Frustrations of an Undergraduate Art History Major

by Rachel Ozerkevichstudent-silhouette-007

I am an art history major. Yes, that means that I am working towards a bachelor’s degree in art history (It also means that my math skills are akin to those of a 3rd grader). Every time I mention this to someone, I get the exact same response: “what are you going to do with that?”

I imagine that anyone studying English literature, or philosophy, especially something like painting is used to hearing a similar response. In such a terrible economy, with job shortages rampant, “art history” seems about as practical as studying, well, painting.

It very well might be because I am of the generation who assumes that infinite utopic possibilities are guaranteed by a foolproof combination of hard work, networking and a reasonable amount of intellect, but I’m getting tired of having to justify my proposed career path to everyone outside of this little art history/fine arts cocoon with which I surround myself.

I should not have to list off the variety of viable and respectable career options that an art history education might lead to (but what the heck; these could include teaching at any level, curation, museum administration, archival work, non-profit work, art sales and marketing, just to name a few). The fact that I am actively studying something, while having a set of goals and aspirations during the process, should be enough to prevent people from scorning the fact that my degree won’t be business, technology or medicine-related.

There is no doubt that bachelor’s degrees are constantly becoming devalued. As industry becomes more highly specialized, roles within contemporary industries need to be filled by people with highly specific training; master’s degrees, professional diplomas and even doctorates become necessary as the level of expertise needed rises. Which brings me to my next point of frustration: I am in the process of applying to graduate school. I’m doing this for several reasons: the first being because I genuinely enjoy studying art history and desire to continue to do so at a more advanced level, and the second being because I believe that if I want to achieve any of the career goals I have set for myself, a higher level of expertise is necessary. I am responding to what I view to be industry and economic realities in the climate I live in.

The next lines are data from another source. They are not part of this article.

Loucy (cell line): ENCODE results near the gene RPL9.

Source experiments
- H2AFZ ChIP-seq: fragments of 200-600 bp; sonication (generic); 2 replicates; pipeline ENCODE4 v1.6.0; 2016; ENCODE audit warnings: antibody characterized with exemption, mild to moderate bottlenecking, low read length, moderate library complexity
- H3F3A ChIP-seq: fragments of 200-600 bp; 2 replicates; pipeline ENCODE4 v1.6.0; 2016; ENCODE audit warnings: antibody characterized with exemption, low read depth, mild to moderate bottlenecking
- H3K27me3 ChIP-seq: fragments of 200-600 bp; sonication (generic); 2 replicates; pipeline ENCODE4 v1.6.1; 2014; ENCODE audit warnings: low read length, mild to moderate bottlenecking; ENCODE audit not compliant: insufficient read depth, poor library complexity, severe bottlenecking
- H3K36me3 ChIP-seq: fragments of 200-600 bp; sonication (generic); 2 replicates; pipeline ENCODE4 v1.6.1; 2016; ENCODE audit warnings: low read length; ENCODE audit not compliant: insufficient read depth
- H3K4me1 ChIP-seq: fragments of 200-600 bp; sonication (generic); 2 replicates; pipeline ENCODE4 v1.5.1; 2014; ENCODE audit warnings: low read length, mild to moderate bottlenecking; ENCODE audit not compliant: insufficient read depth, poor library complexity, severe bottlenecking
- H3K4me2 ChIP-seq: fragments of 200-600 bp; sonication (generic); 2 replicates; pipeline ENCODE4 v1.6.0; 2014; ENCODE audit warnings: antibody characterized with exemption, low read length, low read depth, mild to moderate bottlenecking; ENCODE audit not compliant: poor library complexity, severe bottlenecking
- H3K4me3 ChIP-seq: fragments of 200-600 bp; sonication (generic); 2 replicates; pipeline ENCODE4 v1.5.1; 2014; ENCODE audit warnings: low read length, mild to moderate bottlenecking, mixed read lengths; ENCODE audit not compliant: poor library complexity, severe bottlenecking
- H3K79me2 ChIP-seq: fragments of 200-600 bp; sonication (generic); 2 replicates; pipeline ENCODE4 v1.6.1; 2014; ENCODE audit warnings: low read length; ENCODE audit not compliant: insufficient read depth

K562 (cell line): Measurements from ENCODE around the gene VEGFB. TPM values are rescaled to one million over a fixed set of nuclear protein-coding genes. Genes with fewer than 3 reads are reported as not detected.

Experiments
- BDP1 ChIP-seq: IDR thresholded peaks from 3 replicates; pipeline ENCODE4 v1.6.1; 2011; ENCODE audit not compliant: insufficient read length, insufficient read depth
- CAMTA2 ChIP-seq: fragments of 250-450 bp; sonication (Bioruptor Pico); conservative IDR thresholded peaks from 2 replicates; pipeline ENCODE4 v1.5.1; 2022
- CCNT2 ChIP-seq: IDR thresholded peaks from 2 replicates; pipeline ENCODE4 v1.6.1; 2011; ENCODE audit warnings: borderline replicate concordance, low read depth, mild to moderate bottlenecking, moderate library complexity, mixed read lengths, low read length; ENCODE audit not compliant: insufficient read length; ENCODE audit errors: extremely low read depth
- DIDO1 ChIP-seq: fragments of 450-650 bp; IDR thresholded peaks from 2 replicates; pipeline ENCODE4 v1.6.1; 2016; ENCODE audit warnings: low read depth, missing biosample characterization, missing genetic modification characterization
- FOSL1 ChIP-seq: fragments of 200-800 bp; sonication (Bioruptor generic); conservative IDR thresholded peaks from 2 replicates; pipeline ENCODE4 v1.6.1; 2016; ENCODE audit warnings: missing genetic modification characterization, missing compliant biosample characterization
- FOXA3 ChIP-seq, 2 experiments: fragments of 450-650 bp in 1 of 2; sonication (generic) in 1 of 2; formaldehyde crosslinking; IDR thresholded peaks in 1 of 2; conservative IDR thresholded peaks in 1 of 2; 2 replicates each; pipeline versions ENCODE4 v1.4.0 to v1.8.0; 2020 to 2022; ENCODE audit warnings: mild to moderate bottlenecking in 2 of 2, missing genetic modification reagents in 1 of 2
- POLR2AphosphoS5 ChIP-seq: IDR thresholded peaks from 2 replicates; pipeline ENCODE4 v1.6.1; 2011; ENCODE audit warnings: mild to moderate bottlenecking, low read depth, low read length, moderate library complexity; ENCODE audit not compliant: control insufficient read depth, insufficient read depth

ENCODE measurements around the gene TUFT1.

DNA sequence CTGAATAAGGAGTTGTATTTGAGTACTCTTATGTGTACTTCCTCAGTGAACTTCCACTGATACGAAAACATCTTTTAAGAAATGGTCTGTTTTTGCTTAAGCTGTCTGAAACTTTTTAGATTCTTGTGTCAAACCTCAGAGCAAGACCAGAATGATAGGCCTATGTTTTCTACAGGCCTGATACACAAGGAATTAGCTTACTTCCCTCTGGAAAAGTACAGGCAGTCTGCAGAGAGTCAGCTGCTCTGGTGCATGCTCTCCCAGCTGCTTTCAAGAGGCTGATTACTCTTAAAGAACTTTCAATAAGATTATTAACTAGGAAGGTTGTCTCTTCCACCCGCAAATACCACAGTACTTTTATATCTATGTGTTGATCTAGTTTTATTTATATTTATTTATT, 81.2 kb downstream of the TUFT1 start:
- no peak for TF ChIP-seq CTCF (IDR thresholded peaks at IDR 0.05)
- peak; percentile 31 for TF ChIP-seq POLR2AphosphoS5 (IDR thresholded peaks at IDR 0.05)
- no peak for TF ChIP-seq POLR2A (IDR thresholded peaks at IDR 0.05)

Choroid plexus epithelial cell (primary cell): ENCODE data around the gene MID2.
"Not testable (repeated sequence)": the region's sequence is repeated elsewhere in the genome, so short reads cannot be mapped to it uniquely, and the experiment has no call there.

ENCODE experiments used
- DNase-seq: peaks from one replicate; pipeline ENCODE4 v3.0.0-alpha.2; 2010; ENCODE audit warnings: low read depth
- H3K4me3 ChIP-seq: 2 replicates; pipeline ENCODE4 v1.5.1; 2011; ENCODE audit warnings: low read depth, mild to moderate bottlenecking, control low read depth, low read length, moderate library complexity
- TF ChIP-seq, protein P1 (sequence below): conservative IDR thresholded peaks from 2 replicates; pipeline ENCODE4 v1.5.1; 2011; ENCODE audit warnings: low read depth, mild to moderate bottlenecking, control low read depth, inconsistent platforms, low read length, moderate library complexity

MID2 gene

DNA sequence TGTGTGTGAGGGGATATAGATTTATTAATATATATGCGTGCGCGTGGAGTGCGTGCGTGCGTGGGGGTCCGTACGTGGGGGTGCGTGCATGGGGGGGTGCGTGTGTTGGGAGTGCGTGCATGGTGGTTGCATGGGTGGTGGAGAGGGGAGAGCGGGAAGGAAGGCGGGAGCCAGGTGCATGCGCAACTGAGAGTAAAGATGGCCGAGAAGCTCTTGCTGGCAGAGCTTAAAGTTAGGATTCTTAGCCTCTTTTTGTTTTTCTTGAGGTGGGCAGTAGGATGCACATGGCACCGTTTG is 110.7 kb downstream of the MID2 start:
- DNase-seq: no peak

The stigma seems even more pronounced when I mention that I want to get a master’s degree, and eventually a doctorate degree in art history. It’s almost as if the idealism of an undergraduate can be forgiven on the basis of youth and naivete; to spend years and thousands of dollars more continuing along this trajectory seems crazy to so many people. (It probably is, to some extent).


What I want to do is incredibly elitist. I will admit that. I do want to teach, and I do want to research (and make buckets of money, naturally). However, there is absolutely a place in society for such careers—to deny that would be to discount the validity of cultural and artistic education. The plethora of other career options that can stem from an art history degree are not all elitist and fantastical—again, to claim that they are would discount the widespread cultural value of galleries, museums and artistic community outreach programs.

I know I’m not alone here. The rapid expansion variety of fine art and art history related educational programs in recent years is testament to this. The emergence of specifically contemporary curricula, curatorial degrees and cooperative, multidisciplinary degree structures (gender studies and art history, social work and art therapy, etc.) indicate that there is a growing demand for higher education in this general field. Many people of my generation are recognizing that there is social validity in pursuing an arts career path. It’s an inarguable fact that not all of us hold interest or have aptitude in sciences and math, and we should not all be pursuing accounting just because it might guarantee us a job more quickly after graduation.

I certainly have moments—many moments—of questioning why it is that I insist on pursuing a series of degrees that might not in fact lead me to a “dream” job (or any job at all, if the economic state and reality of academic hiring procedures continue to remain dire). I remind myself that what I am doing is valid, and that studying the arts is absolutely valid. The field of creative, intellectual and community opportunities that come out of the kind of education I am attempting to craft for myself should need no justification.


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